Study examines transmission of Leishmaniasis within the U.S.

Published on November 19, 2015

A recent study conducted by University of Iowa researchers indicates that Leishmaniasis – a tropical disease caused by infection with Leishmania parasites – can be transmitted from infected U.S. dogs to humans via the bite of infected sand flies.

There are several different forms of leishmaniasis in people. The most common forms are cutaneous leishmaniasis, which causes skin sores, and visceral leishmaniasis, which affects several internal organs (usually spleen, liver, and bone marrow) and is fatal.

In the United States, a species of the parasite that causes visceral leishmaniasis circulates among hounds used for hunting. Previous evidence has indicated that spread of these parasites among hounds is from mother to pups (vertical transmission) rather than by sand fly bites (vectorborne transmission).

Christine Petersen
Christine Petersen

However, experimental work reported in the December 2015 issue of Emerging Infectious Disease showed that sand flies that had fed on infected hounds were capable of supporting the parasite and spreading it to hamsters.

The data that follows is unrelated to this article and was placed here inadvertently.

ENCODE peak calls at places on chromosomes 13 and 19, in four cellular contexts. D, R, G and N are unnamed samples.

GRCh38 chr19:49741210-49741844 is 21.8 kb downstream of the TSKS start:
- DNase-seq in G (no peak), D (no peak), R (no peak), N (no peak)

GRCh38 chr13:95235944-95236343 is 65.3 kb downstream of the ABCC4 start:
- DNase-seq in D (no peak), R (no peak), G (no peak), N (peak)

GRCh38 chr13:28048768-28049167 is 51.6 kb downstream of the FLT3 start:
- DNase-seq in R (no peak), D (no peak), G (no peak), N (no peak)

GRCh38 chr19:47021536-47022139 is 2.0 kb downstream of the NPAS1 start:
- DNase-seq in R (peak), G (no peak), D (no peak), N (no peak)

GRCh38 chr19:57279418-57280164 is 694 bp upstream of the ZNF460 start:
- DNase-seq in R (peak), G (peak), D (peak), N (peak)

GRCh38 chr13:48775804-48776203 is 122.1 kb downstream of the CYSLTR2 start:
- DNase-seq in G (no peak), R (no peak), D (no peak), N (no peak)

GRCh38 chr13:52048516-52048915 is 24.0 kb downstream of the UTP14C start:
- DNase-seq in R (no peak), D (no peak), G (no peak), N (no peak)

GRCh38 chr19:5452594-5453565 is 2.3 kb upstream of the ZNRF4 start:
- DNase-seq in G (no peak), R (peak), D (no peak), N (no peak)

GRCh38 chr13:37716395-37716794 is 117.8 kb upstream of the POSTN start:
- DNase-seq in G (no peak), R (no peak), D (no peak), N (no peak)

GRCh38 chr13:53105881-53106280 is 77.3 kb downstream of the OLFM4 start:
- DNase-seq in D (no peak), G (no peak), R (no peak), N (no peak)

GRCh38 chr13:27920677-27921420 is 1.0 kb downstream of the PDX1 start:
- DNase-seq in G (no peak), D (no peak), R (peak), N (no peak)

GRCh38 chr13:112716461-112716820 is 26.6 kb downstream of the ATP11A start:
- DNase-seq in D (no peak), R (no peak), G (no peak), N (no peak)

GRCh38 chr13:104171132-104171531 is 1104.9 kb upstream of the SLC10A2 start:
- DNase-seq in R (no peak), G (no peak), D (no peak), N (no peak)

Christine Petersen, associate professor of epidemiology and director of the Center for Emerging and Infectious Diseases at the University of Iowa College of Public Health, served as corresponding author of the study.  According to Petersen, the study shows that the U.S. strain of Leishmania doesn’t behave differently that the tropical version, and it can spread from infected U.S. dogs by an insect vector.

“Sand flies found already in this country are capable of spreading the disease that can be fatal to both people and dogs,” she says.

Peterson says the disease is fairly rare in humans, but the study indicates that given the right subject – one that is immunocompromised and working closely with infected dogs, for example – and the right conditions, the parasite can be transmitted to humans.

This vectorborne transmission from hounds (and possibly coyotes, foxes, and opossums) to another mammalian species indicates a possible risk for spread to companion dogs and people in the United States. Because no vaccines or drugs to prevent infection are available, the best way to prevent infection is to avoid insect bites.

To read the full article, visit: http://wwwnc.cdc.gov/eid/article/21/12/14-1167_article